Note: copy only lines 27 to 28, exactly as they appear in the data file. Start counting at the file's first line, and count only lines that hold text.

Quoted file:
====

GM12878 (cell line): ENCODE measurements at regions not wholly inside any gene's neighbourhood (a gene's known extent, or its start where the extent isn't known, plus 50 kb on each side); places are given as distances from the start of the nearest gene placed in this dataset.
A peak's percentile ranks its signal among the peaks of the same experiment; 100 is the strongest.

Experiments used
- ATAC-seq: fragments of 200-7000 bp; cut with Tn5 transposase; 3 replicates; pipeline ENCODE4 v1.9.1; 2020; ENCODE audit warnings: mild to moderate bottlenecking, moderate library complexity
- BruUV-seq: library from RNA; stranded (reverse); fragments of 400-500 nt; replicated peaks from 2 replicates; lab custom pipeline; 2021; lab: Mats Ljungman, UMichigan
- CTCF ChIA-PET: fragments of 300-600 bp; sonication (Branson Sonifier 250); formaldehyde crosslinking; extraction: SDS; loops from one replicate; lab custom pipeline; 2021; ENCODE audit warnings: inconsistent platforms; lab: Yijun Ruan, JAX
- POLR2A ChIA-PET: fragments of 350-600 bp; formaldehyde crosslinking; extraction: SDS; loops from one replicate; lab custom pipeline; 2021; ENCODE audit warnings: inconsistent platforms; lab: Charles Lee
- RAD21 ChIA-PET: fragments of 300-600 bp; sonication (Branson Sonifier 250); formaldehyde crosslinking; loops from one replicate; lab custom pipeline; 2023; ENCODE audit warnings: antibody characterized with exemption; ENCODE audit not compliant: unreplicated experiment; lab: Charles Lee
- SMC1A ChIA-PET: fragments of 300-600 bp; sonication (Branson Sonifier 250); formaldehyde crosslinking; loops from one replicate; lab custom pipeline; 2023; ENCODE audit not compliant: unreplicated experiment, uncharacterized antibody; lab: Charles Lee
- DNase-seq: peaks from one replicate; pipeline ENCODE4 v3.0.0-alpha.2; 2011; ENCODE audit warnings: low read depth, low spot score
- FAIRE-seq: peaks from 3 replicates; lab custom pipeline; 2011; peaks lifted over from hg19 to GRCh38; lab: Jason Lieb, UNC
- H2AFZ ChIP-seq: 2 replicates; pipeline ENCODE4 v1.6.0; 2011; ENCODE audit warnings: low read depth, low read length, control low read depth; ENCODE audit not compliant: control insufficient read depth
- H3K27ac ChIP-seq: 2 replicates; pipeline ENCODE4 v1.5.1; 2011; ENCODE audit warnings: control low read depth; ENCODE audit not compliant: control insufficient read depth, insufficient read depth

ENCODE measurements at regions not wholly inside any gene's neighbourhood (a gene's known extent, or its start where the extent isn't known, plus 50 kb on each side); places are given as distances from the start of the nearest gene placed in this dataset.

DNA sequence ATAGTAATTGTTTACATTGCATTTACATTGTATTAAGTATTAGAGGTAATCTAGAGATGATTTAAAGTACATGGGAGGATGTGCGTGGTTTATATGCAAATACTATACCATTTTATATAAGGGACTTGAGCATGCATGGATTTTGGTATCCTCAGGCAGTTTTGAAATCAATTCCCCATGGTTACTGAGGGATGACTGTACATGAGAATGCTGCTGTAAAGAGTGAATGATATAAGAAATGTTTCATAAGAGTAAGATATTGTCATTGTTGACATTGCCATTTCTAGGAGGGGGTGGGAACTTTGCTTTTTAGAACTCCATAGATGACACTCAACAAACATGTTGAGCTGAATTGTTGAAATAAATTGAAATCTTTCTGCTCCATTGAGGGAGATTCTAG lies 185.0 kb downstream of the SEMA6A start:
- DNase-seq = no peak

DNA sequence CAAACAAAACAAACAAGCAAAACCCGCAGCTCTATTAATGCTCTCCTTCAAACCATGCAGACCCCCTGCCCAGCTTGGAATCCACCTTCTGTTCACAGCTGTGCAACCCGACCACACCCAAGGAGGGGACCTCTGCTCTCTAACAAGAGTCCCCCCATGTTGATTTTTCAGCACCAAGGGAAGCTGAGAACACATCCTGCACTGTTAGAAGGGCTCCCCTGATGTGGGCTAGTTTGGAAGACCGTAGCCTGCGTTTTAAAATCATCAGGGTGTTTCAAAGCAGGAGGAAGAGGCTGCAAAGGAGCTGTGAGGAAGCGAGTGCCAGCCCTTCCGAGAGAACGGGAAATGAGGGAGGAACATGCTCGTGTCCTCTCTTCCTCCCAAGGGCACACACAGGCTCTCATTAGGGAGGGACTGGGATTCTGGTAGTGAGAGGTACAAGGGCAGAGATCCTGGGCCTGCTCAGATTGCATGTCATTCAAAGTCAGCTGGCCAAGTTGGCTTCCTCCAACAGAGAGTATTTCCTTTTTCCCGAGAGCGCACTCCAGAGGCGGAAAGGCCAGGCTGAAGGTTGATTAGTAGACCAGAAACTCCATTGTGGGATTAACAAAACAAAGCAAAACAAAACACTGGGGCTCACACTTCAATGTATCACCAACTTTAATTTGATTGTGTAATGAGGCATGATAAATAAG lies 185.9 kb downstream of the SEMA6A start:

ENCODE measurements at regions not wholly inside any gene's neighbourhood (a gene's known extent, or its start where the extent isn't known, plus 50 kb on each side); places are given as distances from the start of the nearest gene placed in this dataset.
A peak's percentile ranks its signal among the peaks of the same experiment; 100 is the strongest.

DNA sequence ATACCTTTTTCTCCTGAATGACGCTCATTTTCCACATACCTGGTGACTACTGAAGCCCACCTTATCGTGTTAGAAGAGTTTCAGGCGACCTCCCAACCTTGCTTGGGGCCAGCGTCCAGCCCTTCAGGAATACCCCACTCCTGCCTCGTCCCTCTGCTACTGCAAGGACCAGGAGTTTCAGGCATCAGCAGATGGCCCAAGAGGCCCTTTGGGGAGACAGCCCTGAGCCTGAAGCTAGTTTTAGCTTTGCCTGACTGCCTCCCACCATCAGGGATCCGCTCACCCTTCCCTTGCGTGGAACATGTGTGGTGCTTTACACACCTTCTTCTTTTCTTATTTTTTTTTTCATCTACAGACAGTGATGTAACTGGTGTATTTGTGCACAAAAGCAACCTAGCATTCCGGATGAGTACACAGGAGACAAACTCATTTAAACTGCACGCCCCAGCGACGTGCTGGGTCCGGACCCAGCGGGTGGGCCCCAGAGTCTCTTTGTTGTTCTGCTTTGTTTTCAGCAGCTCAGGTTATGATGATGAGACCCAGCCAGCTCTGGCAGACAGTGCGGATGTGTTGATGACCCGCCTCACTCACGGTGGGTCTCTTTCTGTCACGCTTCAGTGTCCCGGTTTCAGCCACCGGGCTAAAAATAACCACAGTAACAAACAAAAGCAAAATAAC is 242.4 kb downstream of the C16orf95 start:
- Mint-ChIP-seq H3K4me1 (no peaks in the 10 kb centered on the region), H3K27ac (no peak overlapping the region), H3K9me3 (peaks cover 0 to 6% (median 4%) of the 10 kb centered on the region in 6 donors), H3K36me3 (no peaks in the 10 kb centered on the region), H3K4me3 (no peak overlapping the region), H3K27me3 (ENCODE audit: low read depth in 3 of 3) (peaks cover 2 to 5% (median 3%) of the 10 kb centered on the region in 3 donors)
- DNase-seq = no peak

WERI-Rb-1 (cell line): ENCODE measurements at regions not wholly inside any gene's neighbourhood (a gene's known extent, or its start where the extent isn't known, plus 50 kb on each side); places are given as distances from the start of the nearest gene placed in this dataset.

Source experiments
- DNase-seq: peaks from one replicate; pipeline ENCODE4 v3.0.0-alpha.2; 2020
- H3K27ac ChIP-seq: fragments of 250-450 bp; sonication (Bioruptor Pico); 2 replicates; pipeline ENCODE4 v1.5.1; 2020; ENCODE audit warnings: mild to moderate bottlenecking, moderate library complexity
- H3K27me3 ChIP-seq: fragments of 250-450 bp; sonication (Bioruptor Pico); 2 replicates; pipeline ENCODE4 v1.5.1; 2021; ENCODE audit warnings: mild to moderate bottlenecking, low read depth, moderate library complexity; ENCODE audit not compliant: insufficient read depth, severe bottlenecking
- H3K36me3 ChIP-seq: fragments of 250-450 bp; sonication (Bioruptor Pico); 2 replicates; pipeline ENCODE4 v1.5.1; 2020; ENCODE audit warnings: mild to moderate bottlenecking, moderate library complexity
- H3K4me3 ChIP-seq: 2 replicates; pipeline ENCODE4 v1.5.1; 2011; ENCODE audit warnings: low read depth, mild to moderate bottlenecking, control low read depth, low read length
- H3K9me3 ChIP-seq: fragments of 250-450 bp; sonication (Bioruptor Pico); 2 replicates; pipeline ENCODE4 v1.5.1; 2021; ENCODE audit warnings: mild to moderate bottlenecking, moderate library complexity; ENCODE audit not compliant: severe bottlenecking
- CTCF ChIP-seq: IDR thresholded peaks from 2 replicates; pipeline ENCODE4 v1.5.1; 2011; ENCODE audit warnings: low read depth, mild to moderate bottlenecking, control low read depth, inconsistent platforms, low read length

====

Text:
- H3K27me3 ChIP-seq: fragments of 250-450 bp; sonication (Bioruptor Pico); 2 replicates; pipeline ENCODE4 v1.5.1; 2021; ENCODE audit warnings: mild to moderate bottlenecking, low read depth, moderate library complexity; ENCODE audit not compliant: insufficient read depth, severe bottlenecking
- H3K36me3 ChIP-seq: fragments of 250-450 bp; sonication (Bioruptor Pico); 2 replicates; pipeline ENCODE4 v1.5.1; 2020; ENCODE audit warnings: mild to moderate bottlenecking, moderate library complexity